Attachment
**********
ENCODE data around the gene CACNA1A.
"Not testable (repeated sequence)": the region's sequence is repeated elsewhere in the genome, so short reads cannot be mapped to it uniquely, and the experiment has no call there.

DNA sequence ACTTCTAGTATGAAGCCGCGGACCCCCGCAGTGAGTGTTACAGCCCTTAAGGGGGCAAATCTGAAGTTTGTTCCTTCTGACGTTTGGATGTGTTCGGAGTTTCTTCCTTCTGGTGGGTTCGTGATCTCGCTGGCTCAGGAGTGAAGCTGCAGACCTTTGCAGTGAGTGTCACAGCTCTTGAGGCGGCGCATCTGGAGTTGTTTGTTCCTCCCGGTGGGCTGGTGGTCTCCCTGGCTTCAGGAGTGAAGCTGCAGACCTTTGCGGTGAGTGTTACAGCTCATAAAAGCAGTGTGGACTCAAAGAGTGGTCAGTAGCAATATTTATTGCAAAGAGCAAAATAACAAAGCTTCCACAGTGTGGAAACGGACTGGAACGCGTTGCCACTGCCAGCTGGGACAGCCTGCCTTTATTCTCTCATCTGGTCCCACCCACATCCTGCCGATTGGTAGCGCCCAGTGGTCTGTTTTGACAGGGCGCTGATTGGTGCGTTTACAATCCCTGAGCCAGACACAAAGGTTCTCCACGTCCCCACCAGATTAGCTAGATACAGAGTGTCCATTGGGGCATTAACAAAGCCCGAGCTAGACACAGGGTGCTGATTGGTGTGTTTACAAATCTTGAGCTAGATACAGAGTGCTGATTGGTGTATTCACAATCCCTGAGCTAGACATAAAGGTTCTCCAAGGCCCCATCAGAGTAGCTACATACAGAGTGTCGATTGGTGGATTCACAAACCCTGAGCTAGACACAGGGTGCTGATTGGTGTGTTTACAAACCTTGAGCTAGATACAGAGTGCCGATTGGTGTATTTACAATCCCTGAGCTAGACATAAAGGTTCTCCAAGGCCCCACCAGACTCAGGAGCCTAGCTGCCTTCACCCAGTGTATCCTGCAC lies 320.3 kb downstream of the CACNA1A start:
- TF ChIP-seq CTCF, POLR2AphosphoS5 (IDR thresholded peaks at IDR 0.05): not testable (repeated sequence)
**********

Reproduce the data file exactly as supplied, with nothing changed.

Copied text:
ENCODE data around the gene CACNA1A.
"Not testable (repeated sequence)": the region's sequence is repeated elsewhere in the genome, so short reads cannot be mapped to it uniquely, and the experiment has no call there.

DNA sequence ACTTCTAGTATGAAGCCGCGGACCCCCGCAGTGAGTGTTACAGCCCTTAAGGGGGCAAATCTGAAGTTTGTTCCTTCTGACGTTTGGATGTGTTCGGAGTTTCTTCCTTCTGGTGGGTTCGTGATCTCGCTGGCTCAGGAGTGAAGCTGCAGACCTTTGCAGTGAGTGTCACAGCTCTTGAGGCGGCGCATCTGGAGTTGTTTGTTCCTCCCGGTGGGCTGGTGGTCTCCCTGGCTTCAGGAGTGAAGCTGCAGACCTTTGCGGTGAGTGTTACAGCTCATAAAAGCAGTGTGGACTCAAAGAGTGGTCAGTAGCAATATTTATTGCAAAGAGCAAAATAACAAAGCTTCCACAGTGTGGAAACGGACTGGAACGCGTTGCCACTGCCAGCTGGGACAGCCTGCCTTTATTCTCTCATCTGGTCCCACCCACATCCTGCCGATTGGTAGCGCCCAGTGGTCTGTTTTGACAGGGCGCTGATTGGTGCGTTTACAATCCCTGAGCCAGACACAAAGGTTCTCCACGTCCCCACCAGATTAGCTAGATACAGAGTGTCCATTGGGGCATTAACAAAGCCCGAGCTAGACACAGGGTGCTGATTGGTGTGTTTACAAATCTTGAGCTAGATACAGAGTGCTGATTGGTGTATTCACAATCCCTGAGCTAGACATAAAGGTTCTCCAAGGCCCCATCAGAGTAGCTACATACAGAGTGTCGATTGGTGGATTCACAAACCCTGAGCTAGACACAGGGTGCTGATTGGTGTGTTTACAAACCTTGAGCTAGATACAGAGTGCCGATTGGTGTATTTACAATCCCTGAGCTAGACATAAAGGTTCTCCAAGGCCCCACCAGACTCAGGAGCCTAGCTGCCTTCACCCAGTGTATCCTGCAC lies 320.3 kb downstream of the CACNA1A start:
- TF ChIP-seq CTCF, POLR2AphosphoS5 (IDR thresholded peaks at IDR 0.05): not testable (repeated sequence)